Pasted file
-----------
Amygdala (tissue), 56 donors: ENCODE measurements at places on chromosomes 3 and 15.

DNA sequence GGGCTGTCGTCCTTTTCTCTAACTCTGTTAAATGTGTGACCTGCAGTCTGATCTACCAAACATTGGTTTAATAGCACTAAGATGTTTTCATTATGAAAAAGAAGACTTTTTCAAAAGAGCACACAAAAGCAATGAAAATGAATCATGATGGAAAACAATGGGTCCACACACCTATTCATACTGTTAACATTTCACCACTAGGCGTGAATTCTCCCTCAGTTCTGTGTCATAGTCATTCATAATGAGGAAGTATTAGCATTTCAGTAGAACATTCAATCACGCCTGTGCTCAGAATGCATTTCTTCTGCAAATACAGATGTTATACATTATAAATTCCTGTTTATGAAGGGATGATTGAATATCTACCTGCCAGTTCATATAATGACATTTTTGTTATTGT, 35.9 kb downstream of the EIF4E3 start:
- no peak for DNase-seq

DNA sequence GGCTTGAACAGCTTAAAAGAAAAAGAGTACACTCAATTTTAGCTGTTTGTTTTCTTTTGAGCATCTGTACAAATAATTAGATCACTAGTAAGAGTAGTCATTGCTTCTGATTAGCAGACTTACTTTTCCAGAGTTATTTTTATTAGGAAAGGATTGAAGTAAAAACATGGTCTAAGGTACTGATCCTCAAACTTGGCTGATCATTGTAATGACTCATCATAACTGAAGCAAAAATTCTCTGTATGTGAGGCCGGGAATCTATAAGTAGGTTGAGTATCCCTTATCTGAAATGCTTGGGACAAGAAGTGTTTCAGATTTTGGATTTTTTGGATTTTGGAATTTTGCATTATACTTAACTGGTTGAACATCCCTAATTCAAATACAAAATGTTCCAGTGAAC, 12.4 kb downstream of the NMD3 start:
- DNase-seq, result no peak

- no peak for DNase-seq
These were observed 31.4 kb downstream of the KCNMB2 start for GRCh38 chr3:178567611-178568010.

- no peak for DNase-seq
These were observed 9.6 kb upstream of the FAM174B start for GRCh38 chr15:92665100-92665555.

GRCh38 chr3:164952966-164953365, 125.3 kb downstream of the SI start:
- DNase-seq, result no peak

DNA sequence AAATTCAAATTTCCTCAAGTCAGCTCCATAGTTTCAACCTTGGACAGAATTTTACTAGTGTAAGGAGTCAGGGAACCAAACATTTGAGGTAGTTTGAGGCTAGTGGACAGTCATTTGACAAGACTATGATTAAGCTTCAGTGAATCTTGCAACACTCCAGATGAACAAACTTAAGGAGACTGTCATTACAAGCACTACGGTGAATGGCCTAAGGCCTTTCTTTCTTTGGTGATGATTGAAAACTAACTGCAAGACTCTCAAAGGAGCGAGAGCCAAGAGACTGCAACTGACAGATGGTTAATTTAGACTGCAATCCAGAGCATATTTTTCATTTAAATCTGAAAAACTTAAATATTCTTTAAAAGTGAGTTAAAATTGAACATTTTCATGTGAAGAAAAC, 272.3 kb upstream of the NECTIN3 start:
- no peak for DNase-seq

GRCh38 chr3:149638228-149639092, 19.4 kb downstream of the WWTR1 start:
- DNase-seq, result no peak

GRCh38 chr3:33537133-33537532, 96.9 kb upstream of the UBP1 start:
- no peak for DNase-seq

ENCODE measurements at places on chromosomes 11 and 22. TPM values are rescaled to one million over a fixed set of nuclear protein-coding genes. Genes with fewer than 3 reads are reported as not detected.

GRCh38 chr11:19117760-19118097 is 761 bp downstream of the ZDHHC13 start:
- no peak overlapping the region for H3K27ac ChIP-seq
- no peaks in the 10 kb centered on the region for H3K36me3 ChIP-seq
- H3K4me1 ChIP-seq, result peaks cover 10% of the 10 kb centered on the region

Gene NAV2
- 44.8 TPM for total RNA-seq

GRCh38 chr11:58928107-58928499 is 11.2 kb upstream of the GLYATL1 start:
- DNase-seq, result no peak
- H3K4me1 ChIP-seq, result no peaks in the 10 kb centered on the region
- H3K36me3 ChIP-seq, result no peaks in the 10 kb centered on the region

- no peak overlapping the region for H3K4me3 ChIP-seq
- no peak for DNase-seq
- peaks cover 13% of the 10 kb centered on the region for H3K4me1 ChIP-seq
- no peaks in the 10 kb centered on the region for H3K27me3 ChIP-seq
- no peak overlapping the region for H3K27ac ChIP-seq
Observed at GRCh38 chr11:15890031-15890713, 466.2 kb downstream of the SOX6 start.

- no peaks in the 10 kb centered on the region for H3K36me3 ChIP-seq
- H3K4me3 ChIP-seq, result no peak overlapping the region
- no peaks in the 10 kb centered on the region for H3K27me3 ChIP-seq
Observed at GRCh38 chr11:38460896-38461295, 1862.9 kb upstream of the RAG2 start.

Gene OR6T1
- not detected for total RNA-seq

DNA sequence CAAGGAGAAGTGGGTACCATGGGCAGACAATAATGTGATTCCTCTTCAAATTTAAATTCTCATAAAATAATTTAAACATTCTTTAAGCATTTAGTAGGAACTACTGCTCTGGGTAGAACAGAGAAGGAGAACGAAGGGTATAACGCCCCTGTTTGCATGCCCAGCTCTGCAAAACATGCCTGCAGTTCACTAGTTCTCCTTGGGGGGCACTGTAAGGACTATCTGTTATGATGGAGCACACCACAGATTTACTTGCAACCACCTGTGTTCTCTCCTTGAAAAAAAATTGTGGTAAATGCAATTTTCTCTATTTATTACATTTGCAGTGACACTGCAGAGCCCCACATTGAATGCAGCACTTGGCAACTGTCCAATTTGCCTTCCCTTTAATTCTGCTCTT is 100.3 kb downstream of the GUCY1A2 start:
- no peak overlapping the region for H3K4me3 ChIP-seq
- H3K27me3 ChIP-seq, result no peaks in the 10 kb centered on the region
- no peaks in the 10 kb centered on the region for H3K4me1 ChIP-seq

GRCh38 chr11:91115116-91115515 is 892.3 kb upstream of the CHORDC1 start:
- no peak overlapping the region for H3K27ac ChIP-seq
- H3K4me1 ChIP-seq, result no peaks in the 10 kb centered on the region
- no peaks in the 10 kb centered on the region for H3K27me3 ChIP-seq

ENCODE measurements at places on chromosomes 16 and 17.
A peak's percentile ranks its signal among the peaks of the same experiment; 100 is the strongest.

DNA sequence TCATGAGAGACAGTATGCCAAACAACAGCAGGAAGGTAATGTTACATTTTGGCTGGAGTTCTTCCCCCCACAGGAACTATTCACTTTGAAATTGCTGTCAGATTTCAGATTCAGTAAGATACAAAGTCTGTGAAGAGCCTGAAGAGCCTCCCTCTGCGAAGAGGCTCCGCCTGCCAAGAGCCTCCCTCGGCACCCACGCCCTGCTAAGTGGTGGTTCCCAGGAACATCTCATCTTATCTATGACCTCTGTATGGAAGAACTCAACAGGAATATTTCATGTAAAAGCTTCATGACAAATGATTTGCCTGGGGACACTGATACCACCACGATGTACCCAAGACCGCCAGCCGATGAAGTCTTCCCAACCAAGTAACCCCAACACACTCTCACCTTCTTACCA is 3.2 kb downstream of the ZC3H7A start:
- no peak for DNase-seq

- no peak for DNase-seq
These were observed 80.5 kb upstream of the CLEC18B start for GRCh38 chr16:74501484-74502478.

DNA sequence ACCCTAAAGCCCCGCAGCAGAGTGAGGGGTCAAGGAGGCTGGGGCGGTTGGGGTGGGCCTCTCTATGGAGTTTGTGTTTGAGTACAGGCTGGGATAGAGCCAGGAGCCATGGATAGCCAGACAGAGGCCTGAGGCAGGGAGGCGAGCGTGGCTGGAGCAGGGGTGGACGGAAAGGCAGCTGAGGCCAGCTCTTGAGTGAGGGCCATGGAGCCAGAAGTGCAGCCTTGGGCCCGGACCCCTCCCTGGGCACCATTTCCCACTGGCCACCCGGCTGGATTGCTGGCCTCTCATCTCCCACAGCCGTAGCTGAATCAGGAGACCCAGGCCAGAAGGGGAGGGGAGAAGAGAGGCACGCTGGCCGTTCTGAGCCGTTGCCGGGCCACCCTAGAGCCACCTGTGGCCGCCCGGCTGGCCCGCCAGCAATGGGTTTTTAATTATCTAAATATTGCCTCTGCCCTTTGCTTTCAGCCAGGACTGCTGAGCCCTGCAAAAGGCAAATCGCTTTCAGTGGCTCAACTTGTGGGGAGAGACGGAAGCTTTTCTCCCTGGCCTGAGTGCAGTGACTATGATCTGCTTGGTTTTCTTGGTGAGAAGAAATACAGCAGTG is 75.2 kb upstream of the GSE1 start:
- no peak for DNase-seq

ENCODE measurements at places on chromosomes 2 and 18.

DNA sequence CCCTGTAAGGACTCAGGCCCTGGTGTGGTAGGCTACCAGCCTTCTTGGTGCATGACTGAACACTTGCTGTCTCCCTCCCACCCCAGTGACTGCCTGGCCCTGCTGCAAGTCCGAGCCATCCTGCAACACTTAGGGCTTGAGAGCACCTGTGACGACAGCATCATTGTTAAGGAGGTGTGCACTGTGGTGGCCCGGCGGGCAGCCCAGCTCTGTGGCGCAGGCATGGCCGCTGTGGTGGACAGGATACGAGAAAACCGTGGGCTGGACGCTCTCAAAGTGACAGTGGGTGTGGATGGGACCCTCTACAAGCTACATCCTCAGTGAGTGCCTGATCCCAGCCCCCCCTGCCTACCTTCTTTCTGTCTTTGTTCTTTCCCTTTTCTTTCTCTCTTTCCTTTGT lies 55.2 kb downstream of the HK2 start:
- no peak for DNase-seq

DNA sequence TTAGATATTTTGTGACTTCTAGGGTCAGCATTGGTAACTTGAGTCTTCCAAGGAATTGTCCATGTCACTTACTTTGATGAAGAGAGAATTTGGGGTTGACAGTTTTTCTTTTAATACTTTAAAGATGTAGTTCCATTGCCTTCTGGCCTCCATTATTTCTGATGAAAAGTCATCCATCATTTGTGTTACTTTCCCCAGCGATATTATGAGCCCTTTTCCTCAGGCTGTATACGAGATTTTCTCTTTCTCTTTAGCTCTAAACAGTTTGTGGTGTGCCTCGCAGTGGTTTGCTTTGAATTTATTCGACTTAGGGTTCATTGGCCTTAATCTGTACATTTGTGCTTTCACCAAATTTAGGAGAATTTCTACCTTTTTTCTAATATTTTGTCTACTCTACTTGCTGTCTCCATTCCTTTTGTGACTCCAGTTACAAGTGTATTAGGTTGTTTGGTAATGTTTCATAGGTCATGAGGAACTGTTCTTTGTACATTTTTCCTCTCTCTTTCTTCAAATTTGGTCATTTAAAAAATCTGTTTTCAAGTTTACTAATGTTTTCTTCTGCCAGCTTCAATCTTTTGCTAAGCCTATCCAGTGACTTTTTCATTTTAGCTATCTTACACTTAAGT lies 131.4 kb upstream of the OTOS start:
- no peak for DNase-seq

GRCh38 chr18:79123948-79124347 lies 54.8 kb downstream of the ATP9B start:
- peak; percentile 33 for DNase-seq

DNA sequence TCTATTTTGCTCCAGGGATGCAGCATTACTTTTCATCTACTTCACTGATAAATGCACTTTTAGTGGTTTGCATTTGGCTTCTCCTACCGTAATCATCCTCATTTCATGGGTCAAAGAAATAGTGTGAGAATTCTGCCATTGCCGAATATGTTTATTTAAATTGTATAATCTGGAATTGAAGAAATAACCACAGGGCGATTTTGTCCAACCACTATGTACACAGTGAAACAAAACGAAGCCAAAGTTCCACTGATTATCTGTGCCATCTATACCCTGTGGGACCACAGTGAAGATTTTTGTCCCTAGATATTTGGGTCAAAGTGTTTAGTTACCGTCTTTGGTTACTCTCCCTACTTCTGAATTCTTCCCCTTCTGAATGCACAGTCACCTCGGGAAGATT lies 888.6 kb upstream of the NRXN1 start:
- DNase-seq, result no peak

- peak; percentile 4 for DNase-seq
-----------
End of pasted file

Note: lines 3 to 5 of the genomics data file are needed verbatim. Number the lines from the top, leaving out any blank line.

- no peak for DNase-seq

DNA sequence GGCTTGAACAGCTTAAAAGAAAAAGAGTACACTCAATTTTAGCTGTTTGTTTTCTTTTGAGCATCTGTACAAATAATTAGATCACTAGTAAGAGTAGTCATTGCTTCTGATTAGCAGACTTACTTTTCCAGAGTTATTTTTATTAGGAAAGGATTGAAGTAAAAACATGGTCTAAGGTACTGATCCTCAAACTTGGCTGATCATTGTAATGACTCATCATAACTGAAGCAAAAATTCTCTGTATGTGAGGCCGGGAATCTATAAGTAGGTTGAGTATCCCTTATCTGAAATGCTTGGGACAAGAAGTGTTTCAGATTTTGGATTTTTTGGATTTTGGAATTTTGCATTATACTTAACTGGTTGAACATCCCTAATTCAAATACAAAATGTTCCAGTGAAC, 12.4 kb downstream of the NMD3 start:
- DNase-seq, result no peak